I was homeschooled using A Beka Book, a boxed curriculum designed for Christian schools. It has a reputation for its rigorousness, and I was a studious child. The work I had put out was beautiful and plenteous: workbook pages filled with gorgeous handwriting, impressive lists of spelling words, pages of mind-numbing math drill, history questions correctly answered in complete sentences.
Friends, I panicked for a minute! SA is not near being able to do what I did in third grade. His handwriting, while it is coming along well, is slow and laborious work. We don't do spelling aside from copywork. I don't require pages of math drill. His output in history and literature lessons, while often impressive, is oral and unrecorded. I began to question my decision to give him a Charlotte Mason style education. Have I been requiring enough of him? Has my focus on a broad and generous education taken away from time we could have been spending on proficiency in the Three R's? Is this a problem? (Am I ruining his life?)
We spend about equal amounts of time homeschooling as I did when I was young. Mostly, work is done in the mornings, leaving lots of time for free play.
Given equal time, what would I give up in our homeschool day in order to give SA more practice in sitting and writing?
Because that is the difference. I had much more practice in sitting down and writing in workbooks. My lesson times were mainly spent reading and writing out answers to comprehension questions, filling out grammar worksheets, copying spelling lists, and filling pages of math drill. Of course I was better at it than SA is...I had much more practice.
In contrast, SA's day is filled with a much larger variety. His main skills for learning have been listening (paying attention), reading, and narration (telling back what he has learned). In addition, careful observation, visualization, handicrafts and drawing have not been neglected. Indeed, given that his handwriting skills have lagged behind since the beginning, I have been grateful that this is no impediment to his learning in a Charlotte Mason education. He simply practices it for a short time every day, making slow and steady progress.
So what am I willing to give up in order to give writing more time?
Oral narration? Nature walks and journaling? Picture study? Composer study? Poetry tea time? Folk songs? French? I did none of these things in my homeschooling lessons, though a few of them were part of the atmosphere of my life (nature and classical music).
Seeing my work was a revelation of the amount and quality of writing that a person can expect of a third-grader. It is quite probable that I do need to expect more in the writing department than I have been.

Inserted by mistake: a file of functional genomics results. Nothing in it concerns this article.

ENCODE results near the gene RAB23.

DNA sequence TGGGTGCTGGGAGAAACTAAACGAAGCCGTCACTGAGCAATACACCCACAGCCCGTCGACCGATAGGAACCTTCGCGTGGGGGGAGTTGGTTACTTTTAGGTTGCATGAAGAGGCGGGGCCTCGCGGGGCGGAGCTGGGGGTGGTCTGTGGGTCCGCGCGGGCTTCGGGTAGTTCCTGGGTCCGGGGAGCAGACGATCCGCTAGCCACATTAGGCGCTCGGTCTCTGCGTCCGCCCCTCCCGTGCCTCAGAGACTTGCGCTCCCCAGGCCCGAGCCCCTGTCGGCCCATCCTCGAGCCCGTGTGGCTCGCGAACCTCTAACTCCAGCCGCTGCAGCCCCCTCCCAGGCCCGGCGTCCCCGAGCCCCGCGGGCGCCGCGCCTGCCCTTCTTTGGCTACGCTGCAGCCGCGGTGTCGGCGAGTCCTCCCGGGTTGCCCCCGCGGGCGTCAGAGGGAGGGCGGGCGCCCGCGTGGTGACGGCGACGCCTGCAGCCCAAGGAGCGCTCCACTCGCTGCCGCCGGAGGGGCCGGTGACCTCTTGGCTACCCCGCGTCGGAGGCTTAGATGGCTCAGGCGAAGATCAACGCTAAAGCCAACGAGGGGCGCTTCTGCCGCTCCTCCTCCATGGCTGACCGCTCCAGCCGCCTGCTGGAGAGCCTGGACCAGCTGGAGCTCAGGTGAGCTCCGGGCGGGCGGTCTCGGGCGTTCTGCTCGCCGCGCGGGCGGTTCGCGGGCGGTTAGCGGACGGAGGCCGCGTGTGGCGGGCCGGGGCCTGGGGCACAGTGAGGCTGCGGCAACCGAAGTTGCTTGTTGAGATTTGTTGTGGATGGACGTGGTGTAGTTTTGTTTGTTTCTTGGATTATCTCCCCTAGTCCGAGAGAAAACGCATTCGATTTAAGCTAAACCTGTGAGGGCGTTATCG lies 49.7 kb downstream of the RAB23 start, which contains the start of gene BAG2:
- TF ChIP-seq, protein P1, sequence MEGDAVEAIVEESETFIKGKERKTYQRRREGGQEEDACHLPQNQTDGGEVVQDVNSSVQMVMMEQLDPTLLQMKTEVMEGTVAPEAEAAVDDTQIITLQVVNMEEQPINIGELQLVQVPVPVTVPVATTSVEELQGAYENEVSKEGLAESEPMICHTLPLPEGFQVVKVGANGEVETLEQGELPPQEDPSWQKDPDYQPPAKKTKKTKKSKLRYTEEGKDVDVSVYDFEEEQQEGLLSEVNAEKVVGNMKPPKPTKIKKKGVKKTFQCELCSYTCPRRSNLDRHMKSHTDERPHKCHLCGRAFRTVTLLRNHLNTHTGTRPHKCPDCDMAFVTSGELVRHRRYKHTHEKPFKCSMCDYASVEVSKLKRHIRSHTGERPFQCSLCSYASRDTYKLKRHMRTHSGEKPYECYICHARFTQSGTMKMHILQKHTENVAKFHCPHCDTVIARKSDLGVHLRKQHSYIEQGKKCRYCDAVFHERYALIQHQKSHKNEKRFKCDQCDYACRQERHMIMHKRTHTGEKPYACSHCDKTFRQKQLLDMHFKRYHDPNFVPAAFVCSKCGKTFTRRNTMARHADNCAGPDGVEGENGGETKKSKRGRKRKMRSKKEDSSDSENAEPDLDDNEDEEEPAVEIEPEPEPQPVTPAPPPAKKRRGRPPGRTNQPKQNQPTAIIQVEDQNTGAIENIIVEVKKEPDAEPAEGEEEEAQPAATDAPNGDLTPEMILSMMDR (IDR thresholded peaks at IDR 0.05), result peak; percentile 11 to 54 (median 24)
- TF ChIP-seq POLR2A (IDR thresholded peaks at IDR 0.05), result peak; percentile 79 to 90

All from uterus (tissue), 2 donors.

And yet, I have made a choice. When I fell in love with Charlotte Mason, I chose not to focus exclusively on the Three R's. This choice has consequences...SA is not as proficient in writing as I was, and he has never been required to put out a page of math drill. However, though he is not as proficient now, he will continue to become more proficient until he is fluent in these skills, however many years this may take. Will it matter then how long it took him to get there? (Incidentally, I lost my beautiful handwriting over time ...bored, I expect... and relearned Italic handwriting when I was 20, which I still use.)
In the meantime, his days are full of richness. He knows what he has narrated --the Bible, living books on history and nature lore, and great literature-- knowledge and ideas that have so much more value than the textbooks I answered comprehension questions on. I don't know if he will remember all of this long-term, but he is making connections in his mind because of this that I could not have done at his age. He has a few great works of art stored in his mind, and he enjoys poetry in a way that (aside from a CM education) he would never have naturally been attracted to.
Last week I was reading in Charlotte Mason's A Philosophy of Education and was delighted to find this quote there:
"a knowledge of reading, writing and arithmetic is no education and no training but merely the elementary condition of further knowledge. In many schools the boy is labouring on with these mere rudiments for two or more years after all reasonable requirements have been satisfied. The intelligent visitor looking at the note-books of an average class will be amazed at the high standard of the neatness and accuracy but he will find the excellence of a very visible order. The handwriting is admirable, sixteen boys out of thirty can write compositions without a flaw in grammar or spelling. Yet it will occur to him that the powers of voluntary thought and reason, of spontaneous enquiry and imagination, have not been stirred." (A Philosophy of Education, p. 120. Charlotte Mason is quoting A. Paterson's Across the Bridges.)What do you choose to fill your lesson time with? Your choices will have consequences. Are the benefits of the choices you are making outweighing the drawbacks? Would you trade any element of a Charlotte Mason education for more time practicing writing and filling out workbooks?
All things considered, I like the choices I've made. I'm going to stick with them.